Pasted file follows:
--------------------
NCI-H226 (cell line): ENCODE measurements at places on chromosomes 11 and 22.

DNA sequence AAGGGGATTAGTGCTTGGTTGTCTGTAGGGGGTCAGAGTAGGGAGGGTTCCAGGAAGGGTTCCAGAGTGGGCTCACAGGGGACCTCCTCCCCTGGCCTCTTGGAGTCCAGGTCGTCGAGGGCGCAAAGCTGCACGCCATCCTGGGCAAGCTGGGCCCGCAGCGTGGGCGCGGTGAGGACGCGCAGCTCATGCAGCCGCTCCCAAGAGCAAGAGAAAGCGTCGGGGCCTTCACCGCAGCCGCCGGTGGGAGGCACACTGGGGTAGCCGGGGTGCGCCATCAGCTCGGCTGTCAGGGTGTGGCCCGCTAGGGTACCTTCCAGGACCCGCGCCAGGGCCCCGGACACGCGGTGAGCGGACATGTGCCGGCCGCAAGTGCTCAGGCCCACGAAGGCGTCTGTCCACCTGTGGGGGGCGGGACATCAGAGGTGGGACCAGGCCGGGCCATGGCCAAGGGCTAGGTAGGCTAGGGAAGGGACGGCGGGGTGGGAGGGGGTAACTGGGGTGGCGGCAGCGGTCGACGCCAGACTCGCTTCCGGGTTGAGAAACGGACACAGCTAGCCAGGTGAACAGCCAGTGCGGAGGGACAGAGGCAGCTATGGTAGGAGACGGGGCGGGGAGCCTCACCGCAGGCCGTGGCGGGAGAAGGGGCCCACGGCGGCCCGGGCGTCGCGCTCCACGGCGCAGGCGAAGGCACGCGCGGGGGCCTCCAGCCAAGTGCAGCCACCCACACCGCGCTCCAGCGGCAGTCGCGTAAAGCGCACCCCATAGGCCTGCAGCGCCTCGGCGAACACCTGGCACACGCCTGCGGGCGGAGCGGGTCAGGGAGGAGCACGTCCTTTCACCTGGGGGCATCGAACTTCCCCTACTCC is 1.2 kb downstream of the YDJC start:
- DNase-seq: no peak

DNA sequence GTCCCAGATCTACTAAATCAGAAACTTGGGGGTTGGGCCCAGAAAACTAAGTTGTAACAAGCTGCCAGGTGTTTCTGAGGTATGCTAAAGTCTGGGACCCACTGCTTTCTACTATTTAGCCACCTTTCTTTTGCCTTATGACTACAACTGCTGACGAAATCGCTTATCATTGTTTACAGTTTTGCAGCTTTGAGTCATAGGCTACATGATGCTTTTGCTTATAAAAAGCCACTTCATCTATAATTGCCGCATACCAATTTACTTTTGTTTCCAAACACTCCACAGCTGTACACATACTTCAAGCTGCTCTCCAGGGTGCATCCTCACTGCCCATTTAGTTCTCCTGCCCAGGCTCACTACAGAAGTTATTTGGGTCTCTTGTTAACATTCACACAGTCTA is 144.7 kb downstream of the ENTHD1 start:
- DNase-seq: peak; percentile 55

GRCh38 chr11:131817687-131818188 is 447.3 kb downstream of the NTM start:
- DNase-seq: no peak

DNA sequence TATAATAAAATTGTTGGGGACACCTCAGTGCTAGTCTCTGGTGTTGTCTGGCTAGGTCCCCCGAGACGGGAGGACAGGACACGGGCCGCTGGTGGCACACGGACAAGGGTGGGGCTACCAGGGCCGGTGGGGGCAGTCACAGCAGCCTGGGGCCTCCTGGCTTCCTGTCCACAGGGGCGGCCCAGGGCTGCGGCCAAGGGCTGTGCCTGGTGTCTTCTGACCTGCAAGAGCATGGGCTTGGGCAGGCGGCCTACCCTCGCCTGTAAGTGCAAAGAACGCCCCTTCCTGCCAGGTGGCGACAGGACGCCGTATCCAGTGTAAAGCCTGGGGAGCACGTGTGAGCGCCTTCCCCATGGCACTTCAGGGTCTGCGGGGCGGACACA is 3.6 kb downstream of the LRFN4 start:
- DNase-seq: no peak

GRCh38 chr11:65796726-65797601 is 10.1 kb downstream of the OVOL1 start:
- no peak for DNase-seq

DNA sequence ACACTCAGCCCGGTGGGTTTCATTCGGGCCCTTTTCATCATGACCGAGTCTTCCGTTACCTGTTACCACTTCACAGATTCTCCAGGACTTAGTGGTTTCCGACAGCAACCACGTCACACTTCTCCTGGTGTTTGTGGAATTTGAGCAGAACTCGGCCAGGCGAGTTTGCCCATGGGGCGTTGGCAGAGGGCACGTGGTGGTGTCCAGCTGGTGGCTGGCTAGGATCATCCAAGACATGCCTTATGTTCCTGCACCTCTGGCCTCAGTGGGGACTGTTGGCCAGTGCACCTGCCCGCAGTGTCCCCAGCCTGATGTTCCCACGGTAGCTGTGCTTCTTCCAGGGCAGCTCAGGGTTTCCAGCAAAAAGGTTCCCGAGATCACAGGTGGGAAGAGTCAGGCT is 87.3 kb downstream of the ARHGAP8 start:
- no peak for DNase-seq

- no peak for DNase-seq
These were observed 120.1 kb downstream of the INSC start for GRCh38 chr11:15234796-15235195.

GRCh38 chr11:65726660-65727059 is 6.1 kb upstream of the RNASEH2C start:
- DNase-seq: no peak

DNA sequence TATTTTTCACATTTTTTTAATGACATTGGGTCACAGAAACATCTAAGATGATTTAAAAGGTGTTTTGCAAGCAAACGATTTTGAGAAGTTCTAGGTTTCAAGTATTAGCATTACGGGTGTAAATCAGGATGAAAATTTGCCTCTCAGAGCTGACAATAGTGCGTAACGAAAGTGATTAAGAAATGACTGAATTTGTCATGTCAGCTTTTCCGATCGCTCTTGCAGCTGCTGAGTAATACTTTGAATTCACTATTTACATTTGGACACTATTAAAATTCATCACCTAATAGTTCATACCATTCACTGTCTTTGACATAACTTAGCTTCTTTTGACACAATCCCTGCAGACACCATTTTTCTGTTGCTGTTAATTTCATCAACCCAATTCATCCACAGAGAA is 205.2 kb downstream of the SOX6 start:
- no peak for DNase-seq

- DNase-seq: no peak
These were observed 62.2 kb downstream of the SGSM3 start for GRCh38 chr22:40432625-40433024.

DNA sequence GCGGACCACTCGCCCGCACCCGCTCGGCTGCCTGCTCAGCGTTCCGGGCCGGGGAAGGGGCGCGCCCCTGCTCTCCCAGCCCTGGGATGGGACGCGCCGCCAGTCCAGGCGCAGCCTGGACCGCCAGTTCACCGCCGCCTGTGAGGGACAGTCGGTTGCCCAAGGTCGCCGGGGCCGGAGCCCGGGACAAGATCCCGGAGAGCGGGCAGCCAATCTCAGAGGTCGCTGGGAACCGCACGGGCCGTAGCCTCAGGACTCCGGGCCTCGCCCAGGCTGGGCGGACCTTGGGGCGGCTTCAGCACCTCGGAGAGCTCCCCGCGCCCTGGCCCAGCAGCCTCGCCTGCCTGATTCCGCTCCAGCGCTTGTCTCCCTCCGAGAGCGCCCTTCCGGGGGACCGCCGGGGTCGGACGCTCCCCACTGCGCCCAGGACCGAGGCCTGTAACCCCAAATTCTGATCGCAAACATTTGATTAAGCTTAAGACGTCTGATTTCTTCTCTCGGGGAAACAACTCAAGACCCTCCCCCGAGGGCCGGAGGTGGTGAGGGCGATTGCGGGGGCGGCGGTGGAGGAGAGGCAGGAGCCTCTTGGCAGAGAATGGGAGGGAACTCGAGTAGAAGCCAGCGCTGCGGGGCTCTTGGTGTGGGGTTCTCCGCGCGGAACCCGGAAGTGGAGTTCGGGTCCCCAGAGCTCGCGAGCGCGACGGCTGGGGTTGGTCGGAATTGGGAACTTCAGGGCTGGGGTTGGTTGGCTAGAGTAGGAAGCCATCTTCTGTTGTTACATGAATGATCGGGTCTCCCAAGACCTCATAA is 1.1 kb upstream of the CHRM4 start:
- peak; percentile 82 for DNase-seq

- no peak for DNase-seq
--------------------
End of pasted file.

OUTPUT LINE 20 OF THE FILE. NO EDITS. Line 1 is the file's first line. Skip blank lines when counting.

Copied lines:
- DNase-seq: no peak